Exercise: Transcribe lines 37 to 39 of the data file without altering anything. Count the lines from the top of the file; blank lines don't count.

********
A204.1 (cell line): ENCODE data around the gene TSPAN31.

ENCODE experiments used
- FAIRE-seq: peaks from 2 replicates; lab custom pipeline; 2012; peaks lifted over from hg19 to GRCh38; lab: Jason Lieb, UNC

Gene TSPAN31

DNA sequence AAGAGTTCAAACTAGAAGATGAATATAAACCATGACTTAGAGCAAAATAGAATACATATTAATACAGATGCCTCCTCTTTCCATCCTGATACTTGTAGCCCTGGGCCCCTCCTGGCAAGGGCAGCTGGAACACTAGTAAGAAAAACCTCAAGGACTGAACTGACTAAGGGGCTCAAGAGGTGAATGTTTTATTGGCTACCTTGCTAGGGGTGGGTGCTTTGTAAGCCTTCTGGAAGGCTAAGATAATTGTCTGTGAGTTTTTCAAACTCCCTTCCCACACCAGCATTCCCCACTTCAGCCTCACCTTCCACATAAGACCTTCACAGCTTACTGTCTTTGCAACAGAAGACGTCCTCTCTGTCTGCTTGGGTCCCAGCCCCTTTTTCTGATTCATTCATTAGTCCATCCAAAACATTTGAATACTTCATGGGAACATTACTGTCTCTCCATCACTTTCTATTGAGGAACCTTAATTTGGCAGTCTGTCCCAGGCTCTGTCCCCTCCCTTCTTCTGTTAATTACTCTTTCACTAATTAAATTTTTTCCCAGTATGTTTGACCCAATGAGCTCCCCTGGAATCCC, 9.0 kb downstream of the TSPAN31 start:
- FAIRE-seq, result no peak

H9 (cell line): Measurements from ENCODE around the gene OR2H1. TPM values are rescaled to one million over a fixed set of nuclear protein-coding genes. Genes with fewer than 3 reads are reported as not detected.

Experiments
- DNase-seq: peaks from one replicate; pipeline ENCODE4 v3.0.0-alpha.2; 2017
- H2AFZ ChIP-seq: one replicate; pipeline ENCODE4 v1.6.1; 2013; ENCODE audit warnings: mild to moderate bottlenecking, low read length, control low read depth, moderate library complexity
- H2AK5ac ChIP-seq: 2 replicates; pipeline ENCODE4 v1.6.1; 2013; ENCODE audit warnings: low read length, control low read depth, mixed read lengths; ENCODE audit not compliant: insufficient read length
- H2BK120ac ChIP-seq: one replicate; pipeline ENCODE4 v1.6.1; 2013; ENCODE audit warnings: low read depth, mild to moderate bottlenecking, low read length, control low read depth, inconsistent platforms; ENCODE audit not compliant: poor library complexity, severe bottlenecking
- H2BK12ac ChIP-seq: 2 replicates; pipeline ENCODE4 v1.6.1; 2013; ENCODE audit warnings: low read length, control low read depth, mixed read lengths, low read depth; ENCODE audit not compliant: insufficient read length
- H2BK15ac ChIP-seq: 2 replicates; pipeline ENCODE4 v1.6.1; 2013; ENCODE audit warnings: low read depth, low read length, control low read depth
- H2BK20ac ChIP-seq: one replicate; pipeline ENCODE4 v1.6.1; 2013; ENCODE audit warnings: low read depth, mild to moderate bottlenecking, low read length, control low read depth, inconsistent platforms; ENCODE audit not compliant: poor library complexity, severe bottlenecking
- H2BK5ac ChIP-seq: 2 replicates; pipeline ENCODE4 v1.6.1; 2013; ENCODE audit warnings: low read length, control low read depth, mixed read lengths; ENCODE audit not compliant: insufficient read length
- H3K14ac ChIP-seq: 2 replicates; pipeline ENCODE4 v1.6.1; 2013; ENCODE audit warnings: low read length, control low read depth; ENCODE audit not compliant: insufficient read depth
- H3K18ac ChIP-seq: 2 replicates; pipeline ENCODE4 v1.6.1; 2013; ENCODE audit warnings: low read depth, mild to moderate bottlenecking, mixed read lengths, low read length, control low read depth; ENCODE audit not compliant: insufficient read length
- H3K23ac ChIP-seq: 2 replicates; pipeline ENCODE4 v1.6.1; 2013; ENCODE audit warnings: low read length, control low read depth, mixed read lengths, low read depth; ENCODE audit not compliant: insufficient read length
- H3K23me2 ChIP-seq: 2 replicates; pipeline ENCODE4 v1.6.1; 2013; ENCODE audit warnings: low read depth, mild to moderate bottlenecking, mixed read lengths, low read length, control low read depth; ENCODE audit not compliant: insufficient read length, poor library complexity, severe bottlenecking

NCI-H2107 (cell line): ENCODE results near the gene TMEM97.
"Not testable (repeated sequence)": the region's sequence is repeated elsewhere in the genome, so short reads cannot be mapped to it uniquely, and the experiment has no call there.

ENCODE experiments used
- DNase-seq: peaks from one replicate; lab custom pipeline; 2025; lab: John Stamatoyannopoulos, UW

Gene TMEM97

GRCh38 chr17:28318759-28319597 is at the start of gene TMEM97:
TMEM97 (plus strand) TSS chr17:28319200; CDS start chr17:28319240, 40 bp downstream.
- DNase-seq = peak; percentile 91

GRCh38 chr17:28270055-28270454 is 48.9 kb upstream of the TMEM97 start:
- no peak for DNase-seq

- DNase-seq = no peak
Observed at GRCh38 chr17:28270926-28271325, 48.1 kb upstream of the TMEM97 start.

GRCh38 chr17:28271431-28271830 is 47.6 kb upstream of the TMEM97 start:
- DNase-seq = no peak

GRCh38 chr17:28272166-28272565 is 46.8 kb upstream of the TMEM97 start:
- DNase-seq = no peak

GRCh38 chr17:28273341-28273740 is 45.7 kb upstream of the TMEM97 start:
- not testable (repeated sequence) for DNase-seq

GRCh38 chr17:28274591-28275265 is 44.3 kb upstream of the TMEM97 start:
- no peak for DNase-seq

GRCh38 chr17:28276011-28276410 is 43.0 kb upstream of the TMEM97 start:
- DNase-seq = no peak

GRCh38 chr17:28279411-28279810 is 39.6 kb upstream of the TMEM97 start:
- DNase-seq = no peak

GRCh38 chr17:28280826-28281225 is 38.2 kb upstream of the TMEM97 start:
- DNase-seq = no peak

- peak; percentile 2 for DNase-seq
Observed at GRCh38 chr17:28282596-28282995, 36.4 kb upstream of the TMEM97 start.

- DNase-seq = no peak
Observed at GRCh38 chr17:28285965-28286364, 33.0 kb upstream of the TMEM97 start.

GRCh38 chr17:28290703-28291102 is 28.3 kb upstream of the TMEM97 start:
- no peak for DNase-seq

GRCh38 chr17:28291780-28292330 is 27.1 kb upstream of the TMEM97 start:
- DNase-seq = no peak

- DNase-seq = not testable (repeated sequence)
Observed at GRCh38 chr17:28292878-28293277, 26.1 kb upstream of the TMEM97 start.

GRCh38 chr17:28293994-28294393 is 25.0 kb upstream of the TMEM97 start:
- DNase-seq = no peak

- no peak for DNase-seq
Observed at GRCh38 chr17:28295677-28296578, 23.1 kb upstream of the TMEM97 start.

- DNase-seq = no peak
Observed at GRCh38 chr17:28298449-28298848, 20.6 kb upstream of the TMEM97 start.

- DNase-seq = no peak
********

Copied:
GRCh38 chr17:28273341-28273740 is 45.7 kb upstream of the TMEM97 start:
- not testable (repeated sequence) for DNase-seq

GRCh38 chr17:28274591-28275265 is 44.3 kb upstream of the TMEM97 start: